After two months of shaping and sharing these stories, I have finally started to recognize a story that needs to germinate. It would be a disservice to the narrative, the reader, and to me as a writer to force a certain kind of story to sing and perform before it can even cry out its own name.

When you force yourself to work on a deadline, however, it’s nearly impossible to abandon a story that’s three quarters written - especially if it took more than the hour you told it that it deserved.

Today, I wrestled with a story for a couple of hours only recognized that we both needed a rest when it bloomed past the 800 word mark. In a few days, I might be able to tell you if it was a lost cause journal entry with delusions of grandeur or if it’s something real and important that wants to reach beyond the scope of #365StrongStories.

How can you tell if your story needs to be nurtured in secret or if needs to be shoved (lovingly) into the light?

First, follow Brene Brown’s wisdom: is the story intimate or is it vulnerable?

Is the story full of gory details that you don’t want to describe or defend in conversation? That’s too intimate to share.

Or do you feel brave and proud and just the right amount of scared? That’s vulnerability and that’s at the core of every strong story.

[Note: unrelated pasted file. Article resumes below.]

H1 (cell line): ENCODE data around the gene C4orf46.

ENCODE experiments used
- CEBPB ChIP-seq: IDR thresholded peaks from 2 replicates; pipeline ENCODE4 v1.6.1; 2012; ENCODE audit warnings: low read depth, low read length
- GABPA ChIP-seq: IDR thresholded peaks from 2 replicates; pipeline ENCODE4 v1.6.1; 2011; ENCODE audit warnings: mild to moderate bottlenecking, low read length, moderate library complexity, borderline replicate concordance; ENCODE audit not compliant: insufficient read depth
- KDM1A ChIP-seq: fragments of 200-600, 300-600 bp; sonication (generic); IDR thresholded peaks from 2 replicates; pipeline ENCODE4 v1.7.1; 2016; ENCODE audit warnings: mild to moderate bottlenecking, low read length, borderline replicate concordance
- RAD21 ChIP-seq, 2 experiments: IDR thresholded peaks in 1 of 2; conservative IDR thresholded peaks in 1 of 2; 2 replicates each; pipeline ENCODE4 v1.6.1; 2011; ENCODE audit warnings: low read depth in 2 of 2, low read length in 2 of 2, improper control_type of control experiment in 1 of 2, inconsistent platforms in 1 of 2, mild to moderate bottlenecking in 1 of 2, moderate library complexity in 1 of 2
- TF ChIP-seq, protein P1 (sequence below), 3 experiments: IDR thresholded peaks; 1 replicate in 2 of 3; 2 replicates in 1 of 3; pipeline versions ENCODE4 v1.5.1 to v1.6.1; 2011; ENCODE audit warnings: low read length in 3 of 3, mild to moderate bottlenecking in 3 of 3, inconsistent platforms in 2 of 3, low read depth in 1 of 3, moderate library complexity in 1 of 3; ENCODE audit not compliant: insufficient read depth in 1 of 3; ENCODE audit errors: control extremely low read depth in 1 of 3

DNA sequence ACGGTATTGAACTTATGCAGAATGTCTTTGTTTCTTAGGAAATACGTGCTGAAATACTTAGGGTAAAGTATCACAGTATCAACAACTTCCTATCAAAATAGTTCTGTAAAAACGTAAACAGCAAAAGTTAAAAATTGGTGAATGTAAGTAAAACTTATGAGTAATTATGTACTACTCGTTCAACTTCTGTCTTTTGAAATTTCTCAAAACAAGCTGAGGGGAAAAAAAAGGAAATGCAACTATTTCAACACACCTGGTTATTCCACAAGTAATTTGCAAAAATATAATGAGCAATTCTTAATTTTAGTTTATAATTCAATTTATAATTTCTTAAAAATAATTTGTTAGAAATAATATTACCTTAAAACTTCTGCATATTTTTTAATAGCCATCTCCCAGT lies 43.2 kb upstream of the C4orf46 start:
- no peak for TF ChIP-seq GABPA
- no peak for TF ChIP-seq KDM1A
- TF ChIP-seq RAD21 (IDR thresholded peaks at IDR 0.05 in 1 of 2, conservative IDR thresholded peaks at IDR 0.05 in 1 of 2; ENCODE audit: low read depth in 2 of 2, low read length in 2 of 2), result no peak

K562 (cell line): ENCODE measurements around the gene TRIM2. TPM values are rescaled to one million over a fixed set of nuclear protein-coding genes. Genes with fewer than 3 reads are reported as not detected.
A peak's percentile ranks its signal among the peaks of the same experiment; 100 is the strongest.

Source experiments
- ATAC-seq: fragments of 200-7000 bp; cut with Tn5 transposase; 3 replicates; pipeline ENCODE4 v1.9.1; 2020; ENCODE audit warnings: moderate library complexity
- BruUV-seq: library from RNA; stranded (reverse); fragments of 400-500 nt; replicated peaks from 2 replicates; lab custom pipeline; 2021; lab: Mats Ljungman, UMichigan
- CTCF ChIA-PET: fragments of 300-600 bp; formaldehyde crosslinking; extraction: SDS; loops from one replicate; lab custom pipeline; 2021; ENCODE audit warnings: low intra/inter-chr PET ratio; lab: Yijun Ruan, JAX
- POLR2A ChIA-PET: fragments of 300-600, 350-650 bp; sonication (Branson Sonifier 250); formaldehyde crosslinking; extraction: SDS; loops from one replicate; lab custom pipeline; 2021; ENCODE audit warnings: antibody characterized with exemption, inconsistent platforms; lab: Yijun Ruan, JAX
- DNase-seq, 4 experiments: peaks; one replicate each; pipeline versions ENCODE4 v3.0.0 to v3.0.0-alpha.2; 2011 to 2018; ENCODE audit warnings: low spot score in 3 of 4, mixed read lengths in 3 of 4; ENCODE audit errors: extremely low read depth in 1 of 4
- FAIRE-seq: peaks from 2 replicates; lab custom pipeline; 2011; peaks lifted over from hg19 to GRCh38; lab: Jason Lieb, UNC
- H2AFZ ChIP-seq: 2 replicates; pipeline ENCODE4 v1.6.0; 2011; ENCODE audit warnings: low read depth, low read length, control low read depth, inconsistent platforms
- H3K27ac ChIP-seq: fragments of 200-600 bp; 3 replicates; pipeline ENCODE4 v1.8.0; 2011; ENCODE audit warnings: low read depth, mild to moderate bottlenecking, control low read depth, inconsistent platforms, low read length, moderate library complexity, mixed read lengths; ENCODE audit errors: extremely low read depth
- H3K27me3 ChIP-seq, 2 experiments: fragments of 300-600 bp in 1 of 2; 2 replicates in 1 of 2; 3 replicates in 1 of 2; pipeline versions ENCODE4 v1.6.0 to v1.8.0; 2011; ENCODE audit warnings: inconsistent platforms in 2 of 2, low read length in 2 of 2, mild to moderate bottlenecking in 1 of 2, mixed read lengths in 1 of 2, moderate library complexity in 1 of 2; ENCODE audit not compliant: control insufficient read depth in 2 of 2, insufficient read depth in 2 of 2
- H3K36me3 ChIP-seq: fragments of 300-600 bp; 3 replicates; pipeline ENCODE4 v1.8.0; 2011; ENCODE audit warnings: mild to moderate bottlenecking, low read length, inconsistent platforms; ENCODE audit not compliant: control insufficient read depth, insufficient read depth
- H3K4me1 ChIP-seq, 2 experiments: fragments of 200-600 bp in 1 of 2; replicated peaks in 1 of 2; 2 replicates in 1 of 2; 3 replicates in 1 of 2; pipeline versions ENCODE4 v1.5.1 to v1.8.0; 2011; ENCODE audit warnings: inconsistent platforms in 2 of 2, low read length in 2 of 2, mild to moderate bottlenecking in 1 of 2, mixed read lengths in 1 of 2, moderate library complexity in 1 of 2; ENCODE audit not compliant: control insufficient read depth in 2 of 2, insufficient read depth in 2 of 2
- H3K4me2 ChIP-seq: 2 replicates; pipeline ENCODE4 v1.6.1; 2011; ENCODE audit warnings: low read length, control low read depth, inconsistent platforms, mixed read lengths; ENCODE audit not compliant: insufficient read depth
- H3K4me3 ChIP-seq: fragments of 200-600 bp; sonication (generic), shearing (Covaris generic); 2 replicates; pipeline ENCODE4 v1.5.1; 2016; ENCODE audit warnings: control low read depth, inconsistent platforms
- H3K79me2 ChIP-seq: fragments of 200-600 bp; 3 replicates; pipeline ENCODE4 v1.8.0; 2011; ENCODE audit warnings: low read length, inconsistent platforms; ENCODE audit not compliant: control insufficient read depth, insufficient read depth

And second, ask yourself whether it is your story to tell. If neither intimacy or vulnerability seem relevant to the equation, your story might be asking you to dive deeper or revisit it when you’ve really got something to say.

Sticky subjects that might stink of shame

The story I’m not ready to tell is about parent shaming. I’m very much inspired by Mercedes Samudio’s #EndParentShame work and I was triggered by an exchange I saw in a Facebook group today. It’s such an important topic that we need to start talking about across our communities.

Thing is, I felt nauseated rather than exhilarated as my fingers flew across the keyboard. I think I was more of a voyeur than an ethical memoirist describing her experiences.

All of those are signs that I’m sharing the wrong details about the wrong aspect of a greater truth. You, my story, and my integrity as a storyteller deserve more.

If it’s a strong story, it will wait.

It's my mission to help you discover and tell the strong stories that matter to you, your audience, and your business. Learn more about the You, Your Stories, and Your Audience eCourse.

You, your story, and your audience ecourse for therapists, healers, and coaches by writing coach Marisa Goudy